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Is Health Care Still a Factor in Determining Presidential Election?
U.S. Sen. Ben Cardin, a Maryland Democrat who recently stumped for Barack Obama in Pennsylvania, and U.S. Rep. Michael Burgess, a Texas Republican and physician who recently gave a slew of interviews touting John McCain's health plan, don't agree on much.
Yet, both said recently that, despite the financial crisis, health care remains a top priority for voters. They agreed that the system needs reform and that skyrocketing costs need to be brought under control.
Of course, they diverge widely on what needs to be done.
"The [state of the] economy has created even more concern about affordable health care," said Cardin.
But there are certainly differing opinions about whether health insurance is still a major factor in this election.
An Oct. 22 analysis by the Gallup Poll said that health care remains important for voters, but lags far behind the economy. According to the American Jewish Committee's Annual Survey of American Jewish Opinion, health care finished second -- and a very distant second -- to the economy.
In recent weeks, both McCain and Obama have explained their respective plans while on the stump. And it seems that Obama is betting far more than McCain that the issue still resonates with voters. Obama has spent $113 million on health-care-related television advertising -- eight times more than McCain, according to The Politico.
The Stock-Market Effect
But some argue that with the volatile stock market jeopardizing baby-boomers' retirement savings, more basic-pocketbook issues are on most voters' minds.
"People are much more concerned about their 401(k)s than they are about covering the uninsured," said William C. Daroff, vice president for public policy at United Jewish Communities, which, like other major Jewish groups, has made health-care reform a major part of its domestic-policy priorities.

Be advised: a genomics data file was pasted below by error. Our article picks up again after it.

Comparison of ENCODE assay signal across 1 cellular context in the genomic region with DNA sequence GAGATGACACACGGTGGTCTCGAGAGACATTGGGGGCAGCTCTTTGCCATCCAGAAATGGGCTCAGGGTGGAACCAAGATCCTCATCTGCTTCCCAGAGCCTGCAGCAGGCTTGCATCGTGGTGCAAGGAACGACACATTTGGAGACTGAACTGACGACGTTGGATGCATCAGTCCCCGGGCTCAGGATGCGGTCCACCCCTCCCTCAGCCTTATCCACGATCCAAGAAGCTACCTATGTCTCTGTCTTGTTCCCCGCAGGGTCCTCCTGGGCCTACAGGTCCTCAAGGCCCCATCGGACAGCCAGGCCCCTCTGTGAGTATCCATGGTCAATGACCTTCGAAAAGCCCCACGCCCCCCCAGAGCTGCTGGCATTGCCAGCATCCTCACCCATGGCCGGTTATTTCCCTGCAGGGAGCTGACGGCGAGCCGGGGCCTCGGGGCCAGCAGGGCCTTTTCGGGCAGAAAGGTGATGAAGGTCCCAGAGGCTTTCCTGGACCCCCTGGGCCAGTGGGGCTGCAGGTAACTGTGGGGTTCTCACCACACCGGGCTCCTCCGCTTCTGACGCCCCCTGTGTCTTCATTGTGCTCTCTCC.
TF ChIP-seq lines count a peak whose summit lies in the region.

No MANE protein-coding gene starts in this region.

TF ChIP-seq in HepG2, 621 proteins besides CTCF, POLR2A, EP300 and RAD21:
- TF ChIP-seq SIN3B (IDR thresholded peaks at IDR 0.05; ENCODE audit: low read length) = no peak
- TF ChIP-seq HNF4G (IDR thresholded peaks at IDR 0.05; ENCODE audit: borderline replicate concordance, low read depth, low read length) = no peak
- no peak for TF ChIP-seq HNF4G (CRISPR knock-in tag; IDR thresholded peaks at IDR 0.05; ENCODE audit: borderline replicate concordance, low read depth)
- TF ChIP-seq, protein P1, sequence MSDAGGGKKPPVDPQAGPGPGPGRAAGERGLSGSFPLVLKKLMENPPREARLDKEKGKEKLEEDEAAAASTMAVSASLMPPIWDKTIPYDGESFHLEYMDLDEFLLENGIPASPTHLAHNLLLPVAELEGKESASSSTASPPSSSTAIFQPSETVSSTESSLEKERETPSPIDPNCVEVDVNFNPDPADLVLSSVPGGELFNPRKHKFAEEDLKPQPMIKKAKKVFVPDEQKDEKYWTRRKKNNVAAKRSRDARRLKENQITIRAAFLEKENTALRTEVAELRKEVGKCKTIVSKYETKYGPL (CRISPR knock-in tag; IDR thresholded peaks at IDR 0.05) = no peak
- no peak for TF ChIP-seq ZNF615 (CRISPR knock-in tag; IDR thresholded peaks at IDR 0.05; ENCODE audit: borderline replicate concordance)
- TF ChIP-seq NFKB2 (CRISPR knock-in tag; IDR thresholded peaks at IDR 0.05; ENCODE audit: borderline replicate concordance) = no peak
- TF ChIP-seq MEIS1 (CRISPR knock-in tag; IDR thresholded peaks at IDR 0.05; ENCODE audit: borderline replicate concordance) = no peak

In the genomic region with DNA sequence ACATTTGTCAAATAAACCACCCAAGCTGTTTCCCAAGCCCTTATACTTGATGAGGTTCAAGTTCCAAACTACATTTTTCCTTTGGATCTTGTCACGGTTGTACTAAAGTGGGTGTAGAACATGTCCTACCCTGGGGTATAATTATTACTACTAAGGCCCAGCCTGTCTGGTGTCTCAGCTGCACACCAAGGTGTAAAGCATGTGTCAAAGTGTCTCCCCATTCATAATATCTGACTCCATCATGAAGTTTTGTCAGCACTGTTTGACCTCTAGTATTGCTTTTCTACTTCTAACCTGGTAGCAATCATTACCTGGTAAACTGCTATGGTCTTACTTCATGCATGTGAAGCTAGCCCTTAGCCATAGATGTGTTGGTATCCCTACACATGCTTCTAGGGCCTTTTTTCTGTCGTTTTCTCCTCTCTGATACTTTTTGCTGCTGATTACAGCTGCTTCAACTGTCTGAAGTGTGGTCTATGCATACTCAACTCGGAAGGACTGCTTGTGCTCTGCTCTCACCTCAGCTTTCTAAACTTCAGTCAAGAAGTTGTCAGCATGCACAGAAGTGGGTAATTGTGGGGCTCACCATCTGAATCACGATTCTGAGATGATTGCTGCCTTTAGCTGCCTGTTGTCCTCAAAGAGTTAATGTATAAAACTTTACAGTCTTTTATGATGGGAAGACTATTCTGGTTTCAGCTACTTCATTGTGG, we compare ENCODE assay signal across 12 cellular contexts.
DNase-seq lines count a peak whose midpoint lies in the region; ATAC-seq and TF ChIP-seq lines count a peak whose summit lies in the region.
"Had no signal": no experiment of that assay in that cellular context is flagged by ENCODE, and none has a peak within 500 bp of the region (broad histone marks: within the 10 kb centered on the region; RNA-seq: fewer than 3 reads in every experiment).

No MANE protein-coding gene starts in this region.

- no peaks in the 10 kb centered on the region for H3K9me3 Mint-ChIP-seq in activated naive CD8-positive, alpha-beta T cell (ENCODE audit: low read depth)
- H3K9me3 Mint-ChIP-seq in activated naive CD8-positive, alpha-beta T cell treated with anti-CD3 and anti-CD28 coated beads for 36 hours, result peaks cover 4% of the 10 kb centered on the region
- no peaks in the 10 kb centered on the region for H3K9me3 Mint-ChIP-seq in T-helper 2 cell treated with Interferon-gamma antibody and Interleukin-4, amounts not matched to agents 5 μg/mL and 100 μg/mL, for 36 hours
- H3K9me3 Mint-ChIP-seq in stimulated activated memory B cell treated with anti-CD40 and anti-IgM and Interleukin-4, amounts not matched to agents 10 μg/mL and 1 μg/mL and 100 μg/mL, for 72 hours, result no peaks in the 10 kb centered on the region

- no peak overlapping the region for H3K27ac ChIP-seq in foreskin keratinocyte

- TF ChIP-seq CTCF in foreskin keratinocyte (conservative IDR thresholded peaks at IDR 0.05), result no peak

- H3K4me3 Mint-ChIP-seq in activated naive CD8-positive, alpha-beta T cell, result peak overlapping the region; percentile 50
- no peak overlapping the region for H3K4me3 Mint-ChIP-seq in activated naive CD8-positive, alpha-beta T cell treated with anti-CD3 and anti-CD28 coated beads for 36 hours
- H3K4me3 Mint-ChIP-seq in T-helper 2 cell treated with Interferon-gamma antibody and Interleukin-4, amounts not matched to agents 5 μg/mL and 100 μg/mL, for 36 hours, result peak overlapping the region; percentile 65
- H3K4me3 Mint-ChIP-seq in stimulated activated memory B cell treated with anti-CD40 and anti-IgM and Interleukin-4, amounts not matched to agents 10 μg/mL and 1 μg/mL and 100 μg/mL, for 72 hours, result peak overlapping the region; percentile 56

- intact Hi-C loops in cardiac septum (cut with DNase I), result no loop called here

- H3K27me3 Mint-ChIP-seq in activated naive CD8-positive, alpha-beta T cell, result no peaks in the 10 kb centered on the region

Speaking of the plans, Obama hopes to mandate insurance for children, require employers to cover workers or pay a tax, and establish a new federal health plan specifically for the uninsured.
McCain seeks to change the tax code so that health benefits can be counted as taxable income. That would help finance a $5,000 per couple tax cut for individuals to purchase private health insurance in a less-regulated market.
The Lewin Group, a nonpartisan consulting firm, released a report that estimated that McCain's plan would reduce the number of uninsured individuals by 21 million, while Obama's would cut those ranks by 26.6 million. The group projected that McCain's plan would cost $2.5 trillion, while Obama's would cost $1.17 trillion.
Uwe Reinhardt, an economist at Princeton University who has not endorsed either candidate, said he prefers Obama's plan.
"If McCain sincerely believes he can solve this problem by offering $5,000, he's just wrong," said Reinhardt.
Burgess, the congressman, argued that Obama's plan represents a dangerous step toward socialized medicine. He also disputed the Lewin Group's figures.
"We will erode the employer-based system if we go into a nationalized plan. And that is what Sen. Obama is proposing," said Burgess. "The medicine that is practiced here is superior to anywhere else in the world. We clearly don't want to undo that formula."
But the $700 billion question still remains: Will the United States be able to pay for either of these plans in light of the federal bailout legislation?
The answer, according to John Sellis, senior vice president at the Lewin Group, is that it depends on whether Congress and the American people will support a program financed by deficit spending -- money borrowed from countries like China.
"It is not as though we had $700 billion sitting there in surplus, waiting for health-care reform," said Sellis. "The money was never there."
Robert Binstock, co-author of Aging Nation: The Economics and Politics of Growing Old in America, argued that the new president will be so preoccupied with an ongoing economic crisis that there will be little room for other major domestic initiatives.
"Health care will be on the back burner for some time to come," said Binstock, a political scientist.
But Reinhardt, the economist, gave a different answer.
"If Obama wins, I think something will happen in health reform," he said, adding that a Democratic Congress would probably block McCain's efforts. However, Reinhardt cautioned, Obama would not be able to effect all of his plans overnight.